|Region||State of Missouri and elsewhere along the Mississippi River valley|
|unknown (nearly extinct cited 1989)|
Missouri French (French: missouri français) is a nearly extinct variety of the French language formerly spoken in the upper Mississippi River Valley in the Midwestern United States, particularly in eastern Missouri. Once spoken widely across the region known as the Illinois Country or Upper Louisiana, the dialect is now highly endangered, with only a few elderly local residents able to speak it. It is one of the three major forms of French that originated in the United States, together with Louisiana French and New England French.
Speakers of Missouri French, who call themselves Créoles, are descendants of the early French settlers of the upper Mississippi River Valley, the region then known as Illinois Country (French: Pays des Illinois) or Upper Louisiana (French: Haute-Louisiane). French colonization of the region began in the late 17th century by Acadian coureurs des bois from what is now Canada. By 1760, they had settled six towns — Cahokia, Kaskaskia, St. Philippe, Nouvelle Chartres, and Prairie du Rocher in present-day Illinois, and Ste. Genevieve in Missouri — and claimed the region for the colony of French Louisiana.
As the British moved into the Northwest Territory (the region to the east of the Mississippi), which they finally annexed in 1765 following the French and Indian War, many of these French colonists relocated across the river into what is now Missouri, establishing St. Louis and other settlements and outposts. From that time through the early 19th century Creoles began settling in the Ozark highlands above the river, particularly after all of French Louisiana was sold to the United States in 1803. French speakers flocked to the mountains following Moses Austin's establishment of serious mining operations at Potosi in 1797, and founded settlements such as Old Mines (French: La Vieille Mine), which became a center of Missouri French language and culture.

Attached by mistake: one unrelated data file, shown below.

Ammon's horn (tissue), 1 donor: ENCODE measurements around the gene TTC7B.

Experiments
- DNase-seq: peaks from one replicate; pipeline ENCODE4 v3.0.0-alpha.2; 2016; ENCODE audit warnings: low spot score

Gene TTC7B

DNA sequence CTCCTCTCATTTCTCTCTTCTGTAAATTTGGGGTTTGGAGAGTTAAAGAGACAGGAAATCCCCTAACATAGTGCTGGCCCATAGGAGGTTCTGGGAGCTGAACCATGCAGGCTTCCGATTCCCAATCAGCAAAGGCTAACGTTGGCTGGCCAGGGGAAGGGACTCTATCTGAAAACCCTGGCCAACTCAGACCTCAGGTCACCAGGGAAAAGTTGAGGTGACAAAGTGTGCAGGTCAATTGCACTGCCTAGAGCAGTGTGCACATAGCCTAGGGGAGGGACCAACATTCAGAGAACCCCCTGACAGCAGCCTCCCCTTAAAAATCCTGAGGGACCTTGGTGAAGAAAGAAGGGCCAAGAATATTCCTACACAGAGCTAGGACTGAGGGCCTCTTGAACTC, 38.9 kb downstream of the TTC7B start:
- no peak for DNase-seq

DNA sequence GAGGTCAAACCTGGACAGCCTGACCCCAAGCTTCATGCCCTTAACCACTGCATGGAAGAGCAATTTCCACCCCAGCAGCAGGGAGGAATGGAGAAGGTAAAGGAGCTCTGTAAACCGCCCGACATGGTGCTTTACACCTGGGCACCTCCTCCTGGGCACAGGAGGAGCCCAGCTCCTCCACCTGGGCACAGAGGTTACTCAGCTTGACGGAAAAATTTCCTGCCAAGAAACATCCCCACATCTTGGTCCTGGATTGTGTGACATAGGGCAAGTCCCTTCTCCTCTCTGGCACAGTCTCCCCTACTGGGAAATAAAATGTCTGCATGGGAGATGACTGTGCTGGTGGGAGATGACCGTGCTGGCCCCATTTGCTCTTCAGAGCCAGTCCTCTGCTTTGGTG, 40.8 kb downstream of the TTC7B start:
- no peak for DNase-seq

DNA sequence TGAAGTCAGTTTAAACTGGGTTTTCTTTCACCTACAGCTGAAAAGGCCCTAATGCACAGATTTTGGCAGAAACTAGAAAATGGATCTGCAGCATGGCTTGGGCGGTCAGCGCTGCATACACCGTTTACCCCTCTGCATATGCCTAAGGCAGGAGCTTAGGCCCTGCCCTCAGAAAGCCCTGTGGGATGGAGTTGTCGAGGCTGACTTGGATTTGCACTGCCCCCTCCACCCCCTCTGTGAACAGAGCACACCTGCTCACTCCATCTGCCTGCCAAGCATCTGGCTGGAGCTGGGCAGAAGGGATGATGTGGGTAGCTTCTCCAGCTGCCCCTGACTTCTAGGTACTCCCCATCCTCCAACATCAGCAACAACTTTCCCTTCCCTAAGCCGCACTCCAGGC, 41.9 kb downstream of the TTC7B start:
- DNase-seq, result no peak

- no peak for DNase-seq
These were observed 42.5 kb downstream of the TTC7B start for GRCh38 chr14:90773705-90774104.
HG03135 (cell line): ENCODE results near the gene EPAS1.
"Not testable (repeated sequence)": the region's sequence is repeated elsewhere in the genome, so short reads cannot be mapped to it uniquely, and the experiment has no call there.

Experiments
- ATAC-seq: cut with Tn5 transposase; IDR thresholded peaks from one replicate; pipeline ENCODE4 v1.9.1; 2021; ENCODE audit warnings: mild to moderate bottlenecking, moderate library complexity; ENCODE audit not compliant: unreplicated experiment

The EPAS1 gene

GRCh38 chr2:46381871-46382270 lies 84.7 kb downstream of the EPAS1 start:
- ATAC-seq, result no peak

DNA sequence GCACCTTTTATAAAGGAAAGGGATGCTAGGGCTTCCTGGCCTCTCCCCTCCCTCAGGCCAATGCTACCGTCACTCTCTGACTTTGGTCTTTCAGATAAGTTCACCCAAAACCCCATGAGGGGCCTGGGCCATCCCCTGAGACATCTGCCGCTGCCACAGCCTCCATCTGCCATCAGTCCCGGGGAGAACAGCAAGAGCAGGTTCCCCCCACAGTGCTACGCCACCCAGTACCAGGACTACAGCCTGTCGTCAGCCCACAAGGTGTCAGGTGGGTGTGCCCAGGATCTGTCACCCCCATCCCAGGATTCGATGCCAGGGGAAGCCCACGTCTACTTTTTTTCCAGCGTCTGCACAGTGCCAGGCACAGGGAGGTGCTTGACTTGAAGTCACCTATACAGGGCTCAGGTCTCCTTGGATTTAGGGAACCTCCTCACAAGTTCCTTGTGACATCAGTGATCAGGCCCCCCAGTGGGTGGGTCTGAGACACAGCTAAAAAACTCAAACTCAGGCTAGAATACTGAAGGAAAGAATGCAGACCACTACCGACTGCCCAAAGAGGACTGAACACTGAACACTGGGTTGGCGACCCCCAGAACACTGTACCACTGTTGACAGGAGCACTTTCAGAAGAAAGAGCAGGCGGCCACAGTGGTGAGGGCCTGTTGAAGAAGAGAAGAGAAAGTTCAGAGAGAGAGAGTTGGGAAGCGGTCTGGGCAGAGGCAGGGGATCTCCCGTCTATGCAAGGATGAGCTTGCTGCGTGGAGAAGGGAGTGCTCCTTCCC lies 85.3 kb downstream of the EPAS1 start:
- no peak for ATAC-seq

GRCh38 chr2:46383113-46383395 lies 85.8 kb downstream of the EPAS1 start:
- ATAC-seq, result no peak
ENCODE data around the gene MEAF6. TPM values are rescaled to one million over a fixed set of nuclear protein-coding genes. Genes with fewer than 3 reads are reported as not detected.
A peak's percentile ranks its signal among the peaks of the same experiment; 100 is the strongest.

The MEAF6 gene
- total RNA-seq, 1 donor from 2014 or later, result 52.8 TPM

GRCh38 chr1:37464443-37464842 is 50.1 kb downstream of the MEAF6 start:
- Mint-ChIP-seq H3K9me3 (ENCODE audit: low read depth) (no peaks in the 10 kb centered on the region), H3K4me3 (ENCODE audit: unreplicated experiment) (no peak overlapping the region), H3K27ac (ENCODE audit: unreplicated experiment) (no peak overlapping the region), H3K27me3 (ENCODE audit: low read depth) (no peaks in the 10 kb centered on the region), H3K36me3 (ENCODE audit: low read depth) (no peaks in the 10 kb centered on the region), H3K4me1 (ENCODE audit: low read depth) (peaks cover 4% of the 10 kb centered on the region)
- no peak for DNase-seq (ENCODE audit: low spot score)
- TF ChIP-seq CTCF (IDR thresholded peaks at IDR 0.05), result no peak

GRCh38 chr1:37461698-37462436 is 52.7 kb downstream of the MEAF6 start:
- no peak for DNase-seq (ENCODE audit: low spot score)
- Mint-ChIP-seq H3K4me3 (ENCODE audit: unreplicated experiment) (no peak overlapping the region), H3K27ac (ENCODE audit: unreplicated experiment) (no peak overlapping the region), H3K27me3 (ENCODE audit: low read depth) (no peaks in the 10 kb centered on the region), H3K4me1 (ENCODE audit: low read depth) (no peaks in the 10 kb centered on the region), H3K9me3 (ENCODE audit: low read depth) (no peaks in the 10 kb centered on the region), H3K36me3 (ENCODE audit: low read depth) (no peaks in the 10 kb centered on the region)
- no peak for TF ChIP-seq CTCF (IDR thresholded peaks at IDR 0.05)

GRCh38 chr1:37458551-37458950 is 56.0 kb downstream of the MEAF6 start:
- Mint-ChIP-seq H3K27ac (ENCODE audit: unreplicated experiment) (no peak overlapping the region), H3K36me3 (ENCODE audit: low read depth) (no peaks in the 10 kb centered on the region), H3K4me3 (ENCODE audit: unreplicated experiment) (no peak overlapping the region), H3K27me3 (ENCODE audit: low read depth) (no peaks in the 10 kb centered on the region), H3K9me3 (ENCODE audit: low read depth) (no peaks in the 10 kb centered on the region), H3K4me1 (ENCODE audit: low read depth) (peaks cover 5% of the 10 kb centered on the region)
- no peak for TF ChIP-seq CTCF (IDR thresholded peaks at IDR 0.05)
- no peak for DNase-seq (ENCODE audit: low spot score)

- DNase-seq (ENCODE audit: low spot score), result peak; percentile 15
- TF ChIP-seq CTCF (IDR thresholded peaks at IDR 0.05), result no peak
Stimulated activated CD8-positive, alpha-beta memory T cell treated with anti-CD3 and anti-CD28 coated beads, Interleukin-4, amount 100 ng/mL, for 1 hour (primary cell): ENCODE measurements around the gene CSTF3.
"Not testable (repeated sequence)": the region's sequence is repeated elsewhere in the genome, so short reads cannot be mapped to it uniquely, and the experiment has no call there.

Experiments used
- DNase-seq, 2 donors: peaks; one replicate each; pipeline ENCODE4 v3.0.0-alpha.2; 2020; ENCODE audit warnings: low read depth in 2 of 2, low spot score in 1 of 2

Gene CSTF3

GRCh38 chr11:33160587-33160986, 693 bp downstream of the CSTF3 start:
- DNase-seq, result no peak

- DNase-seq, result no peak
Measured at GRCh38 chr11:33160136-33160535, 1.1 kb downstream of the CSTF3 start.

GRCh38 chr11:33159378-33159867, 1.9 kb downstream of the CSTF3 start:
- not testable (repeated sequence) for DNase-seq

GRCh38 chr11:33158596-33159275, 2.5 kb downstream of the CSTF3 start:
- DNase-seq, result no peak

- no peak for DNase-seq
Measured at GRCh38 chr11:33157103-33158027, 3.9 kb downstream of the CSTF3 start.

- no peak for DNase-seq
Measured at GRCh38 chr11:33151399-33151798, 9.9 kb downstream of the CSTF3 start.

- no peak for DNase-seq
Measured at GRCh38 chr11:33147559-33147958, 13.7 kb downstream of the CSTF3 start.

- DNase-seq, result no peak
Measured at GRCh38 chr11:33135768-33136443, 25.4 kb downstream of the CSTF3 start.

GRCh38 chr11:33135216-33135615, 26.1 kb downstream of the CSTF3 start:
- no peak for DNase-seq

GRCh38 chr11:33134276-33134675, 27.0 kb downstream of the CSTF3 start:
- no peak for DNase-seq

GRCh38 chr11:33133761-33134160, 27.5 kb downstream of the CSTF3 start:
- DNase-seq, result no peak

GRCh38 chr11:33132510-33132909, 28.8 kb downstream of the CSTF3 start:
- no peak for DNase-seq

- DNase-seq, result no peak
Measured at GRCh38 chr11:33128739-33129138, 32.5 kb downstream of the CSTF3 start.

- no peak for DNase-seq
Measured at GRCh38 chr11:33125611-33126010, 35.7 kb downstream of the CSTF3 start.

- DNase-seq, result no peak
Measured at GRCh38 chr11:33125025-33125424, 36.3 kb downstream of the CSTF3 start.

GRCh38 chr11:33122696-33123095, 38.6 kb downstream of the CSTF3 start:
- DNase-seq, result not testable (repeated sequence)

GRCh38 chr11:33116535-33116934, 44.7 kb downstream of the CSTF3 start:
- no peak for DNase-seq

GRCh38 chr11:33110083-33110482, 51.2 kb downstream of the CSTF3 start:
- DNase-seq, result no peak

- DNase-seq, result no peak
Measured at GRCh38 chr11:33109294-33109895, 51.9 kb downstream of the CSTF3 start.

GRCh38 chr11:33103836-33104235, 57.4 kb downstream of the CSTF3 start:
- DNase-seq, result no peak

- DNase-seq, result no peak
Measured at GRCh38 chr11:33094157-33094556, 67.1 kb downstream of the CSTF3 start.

Linguists began studying Missouri's French enclave in the 20th century, as the dialect was dying out. At this time much of the population was centered in the Old Mines area in the Missouri Ozarks. J.-M. Carrière noted that there were around 600 French-speaking families around Old Mines in the 1930s and 1940s. Carrière undertook a study of the dialect, recording 73 folk tales from local conteurs. Among other distinguishing features, he noted that Missouri French had been heavily influenced by English, with many English words and even entire idiomatic phrases borrowed or translated into the dialect. This contact led to a substantial decline in use of French over the next decades; by the end of the century, only a handful of elderly speakers of Missouri French remained. Ulrich Ammon compares it to the other two major forms of French that developed within the present-day United States: Louisiana French and New England French, which he considers largely a New England variety of Canadian French.
- Ammon, pp. 306–308.
- Carrière 1939, p. 109.
- Carrière 1941a, p. 410.
- Carrière 1939, pp. 113–119.
- Ammon, Ulrich; International Sociological Association (1989). Status and Function of Languages and Language Varieties. Walter de Gruyter. ISBN 0-89925-356-3. Retrieved July 30, 2013.
- Carrière, J. -M. (1939). "Creole Dialect of Missouri". American Speech (Duke University Press) 12 (6): 502–503. JSTOR 451217.
- Carrière, J. -M. (1941 a). "The Phonology of Missouri French: A Historical Study". The French Review 14 (5): 410–415. JSTOR 380369.
- Carrière, J. -M. (1941 b). "The Phonology of Missouri French: A Historical Study (Continued)". The French Review 14 (6): 510–515. JSTOR 381703.
- Paw-paw French